Election process to become a parish councillor

Parish councillors are elected by the public and serve four-year terms. Following elections, councils appoint a chair, or town mayor in town councils. Parish councillors were unpaid positions until 2004 when allowance schemes were introduced to encourage more people to stand. Allowances, which tend not to be very large are at the discretion of the individual councils and they often choose to maintain a strictly unpaid status.

The election procedure

Ordinary elections of local councillors take place on the first Thursday in May every four years. For example, if a local council's election year was 2019, then its next local council election will be in 2023. However, where the principal authority (county, district and unitary authority) councillor is elected in some other year, that is also the year of the local council election.

Reorganisation of local government may cause alteration of the election day and election year in some cases.

The election timetable is as follows:

Publication of notice of electionNot later than the twenty-fifth day before the day of election
Delivery of nomination papersNot later than 16:00 on the nineteenth day before the day of election
Delivery of notices of withdrawals of candidatureNot later than 16:00 on the nineteenth day before the day of election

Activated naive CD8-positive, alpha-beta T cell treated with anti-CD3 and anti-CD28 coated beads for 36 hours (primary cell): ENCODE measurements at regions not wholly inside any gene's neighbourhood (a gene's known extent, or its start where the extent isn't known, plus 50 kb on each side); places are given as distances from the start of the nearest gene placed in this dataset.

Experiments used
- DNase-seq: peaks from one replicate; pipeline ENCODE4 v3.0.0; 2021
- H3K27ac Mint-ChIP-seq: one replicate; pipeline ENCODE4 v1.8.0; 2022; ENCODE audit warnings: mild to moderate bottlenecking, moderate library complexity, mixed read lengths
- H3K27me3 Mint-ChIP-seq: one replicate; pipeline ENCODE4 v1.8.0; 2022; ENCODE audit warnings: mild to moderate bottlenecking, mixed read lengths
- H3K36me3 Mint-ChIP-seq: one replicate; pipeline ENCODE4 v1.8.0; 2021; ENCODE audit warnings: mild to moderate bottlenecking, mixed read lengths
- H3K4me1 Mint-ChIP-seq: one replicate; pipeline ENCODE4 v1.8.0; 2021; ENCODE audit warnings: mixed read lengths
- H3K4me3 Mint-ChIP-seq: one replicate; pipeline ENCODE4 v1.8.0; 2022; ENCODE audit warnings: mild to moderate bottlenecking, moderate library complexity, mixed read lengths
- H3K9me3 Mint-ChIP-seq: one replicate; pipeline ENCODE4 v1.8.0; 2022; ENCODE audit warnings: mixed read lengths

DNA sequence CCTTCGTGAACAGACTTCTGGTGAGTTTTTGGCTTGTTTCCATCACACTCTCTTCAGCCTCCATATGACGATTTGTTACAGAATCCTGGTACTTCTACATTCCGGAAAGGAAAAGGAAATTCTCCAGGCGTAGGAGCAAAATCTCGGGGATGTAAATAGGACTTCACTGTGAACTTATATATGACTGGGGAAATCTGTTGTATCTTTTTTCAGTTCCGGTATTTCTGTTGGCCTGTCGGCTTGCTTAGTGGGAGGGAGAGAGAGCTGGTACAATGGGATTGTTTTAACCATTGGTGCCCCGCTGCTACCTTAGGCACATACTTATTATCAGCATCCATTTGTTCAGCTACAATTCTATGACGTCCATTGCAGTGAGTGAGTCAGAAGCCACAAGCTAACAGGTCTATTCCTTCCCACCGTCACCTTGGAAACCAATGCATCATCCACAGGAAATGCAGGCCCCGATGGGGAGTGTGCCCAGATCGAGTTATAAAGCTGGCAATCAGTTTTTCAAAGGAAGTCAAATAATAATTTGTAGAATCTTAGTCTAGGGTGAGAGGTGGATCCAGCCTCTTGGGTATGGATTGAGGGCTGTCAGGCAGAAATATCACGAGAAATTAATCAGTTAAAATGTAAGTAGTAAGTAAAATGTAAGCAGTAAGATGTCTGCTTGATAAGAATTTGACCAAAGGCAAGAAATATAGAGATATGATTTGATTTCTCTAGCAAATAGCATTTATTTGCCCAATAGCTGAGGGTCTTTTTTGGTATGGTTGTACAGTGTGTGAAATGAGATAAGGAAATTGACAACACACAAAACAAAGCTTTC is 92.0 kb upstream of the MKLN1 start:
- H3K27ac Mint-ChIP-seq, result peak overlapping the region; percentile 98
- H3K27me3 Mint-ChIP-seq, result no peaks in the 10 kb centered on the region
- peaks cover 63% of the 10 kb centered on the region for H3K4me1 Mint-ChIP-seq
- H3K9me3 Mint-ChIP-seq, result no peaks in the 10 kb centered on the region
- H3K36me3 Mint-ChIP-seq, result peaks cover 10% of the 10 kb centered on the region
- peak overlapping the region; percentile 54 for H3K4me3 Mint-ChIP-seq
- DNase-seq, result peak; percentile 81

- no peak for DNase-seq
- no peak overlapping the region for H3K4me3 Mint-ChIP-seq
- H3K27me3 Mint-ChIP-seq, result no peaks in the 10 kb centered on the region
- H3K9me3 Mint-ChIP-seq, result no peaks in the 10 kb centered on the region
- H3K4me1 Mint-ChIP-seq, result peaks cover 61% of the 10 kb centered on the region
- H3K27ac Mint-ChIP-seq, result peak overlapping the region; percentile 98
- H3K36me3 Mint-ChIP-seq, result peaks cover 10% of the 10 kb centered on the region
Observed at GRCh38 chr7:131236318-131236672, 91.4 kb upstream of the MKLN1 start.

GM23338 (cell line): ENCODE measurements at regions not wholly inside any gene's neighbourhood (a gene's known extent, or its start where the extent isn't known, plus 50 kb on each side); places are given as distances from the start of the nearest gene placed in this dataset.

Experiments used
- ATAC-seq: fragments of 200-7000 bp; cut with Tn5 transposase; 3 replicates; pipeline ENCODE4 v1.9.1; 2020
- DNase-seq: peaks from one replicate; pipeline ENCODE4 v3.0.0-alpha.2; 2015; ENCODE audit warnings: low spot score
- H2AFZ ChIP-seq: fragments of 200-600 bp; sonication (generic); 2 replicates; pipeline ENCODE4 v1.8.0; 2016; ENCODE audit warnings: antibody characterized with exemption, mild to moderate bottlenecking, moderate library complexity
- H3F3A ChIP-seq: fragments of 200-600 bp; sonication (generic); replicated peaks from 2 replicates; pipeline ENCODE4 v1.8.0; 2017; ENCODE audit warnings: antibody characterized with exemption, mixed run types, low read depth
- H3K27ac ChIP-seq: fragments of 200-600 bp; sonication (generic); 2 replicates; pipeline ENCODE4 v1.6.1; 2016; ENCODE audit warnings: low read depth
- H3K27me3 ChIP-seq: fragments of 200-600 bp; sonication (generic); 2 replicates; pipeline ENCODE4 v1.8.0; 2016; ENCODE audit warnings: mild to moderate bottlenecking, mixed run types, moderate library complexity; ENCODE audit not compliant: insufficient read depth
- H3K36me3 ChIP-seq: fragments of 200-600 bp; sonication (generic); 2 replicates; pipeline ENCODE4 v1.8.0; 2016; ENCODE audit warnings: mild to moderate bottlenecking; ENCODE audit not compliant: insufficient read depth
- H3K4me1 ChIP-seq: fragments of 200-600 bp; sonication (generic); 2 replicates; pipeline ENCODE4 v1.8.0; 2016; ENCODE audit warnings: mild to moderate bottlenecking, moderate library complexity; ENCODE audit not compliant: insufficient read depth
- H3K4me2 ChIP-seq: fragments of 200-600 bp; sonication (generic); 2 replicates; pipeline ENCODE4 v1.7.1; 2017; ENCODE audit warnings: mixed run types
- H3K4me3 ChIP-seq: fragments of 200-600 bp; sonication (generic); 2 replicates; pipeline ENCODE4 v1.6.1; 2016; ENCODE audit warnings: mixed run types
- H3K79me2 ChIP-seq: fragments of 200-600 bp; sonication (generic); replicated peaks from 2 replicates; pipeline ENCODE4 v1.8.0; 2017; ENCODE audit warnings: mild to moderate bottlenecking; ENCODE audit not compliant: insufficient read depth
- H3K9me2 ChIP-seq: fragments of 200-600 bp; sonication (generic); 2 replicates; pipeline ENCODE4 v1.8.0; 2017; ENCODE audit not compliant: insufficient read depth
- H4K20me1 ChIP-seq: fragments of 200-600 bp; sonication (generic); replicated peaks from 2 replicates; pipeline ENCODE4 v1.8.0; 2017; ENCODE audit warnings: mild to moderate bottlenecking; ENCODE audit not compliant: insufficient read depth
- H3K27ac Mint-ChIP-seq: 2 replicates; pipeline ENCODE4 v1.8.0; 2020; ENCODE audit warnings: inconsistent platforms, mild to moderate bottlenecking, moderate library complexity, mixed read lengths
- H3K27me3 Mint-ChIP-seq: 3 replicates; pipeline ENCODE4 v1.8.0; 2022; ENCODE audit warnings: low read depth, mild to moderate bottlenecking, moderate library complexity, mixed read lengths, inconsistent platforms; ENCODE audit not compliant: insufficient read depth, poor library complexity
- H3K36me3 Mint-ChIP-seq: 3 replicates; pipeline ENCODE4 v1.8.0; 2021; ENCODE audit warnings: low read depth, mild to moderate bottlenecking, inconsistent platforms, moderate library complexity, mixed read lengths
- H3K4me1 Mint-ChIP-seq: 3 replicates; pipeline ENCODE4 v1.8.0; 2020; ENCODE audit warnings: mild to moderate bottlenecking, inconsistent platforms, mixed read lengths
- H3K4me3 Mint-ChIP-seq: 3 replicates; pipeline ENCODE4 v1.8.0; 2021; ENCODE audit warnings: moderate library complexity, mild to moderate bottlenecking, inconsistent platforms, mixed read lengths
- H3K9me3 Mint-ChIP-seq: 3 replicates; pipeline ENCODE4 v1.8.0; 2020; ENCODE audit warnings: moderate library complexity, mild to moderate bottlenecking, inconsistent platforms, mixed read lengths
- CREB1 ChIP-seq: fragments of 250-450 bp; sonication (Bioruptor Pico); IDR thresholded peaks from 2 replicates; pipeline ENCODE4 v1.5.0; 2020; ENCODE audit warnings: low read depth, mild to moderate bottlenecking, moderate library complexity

Publication of statement as to persons nominatedNot later than 16:00 on the eighteenth day before the day of election
Notice of pollNot later than the sixth day before the day of election
PollingBetween the hours of 07:00 and 22:00 on the day of election

Nomination process

A prospective candidate must deliver a valid nomination paper to the Returning Officer. This form is obtained from the Officer.

The candidate's surname, forenames, residence and description (if required) must be entered and his or her number and prefix letter from the current register of electors. The Returning Officer has a copy of this register, as does the clerk of the local council.

The nomination paper must also contain similar particulars of a proposer and a seconder. They must be electors for the area for which the candidate seeks election. This means the parish, community or town or the ward if it is divided into wards. They must also sign it.

What next?

The Returning Officer appointed by a principal authority (district, borough, county or unitary authority) is the person responsible for the conduct and arrangement of community, parish and town council elections. If you are considering becoming a candidate for election, it could be wise to contact the Returning Officer to obtain any more detailed information. 

What if the election is years in the future?

If a seat becomes vacant mid-term (or if there are not enough candidates to fill all council seats at election time), the council will hold a by-election. In certain circumstances the council may then co-opt members to the council.

Further information

If you need any further information, please contact your local community, parish or town council.

Alternatively, you cancontact the Norfolk Association of Local Councils. Additional information on becoming a councillor can be found at theNational Association of Local Councils.

Last updated: 16/09/2022 13:11:51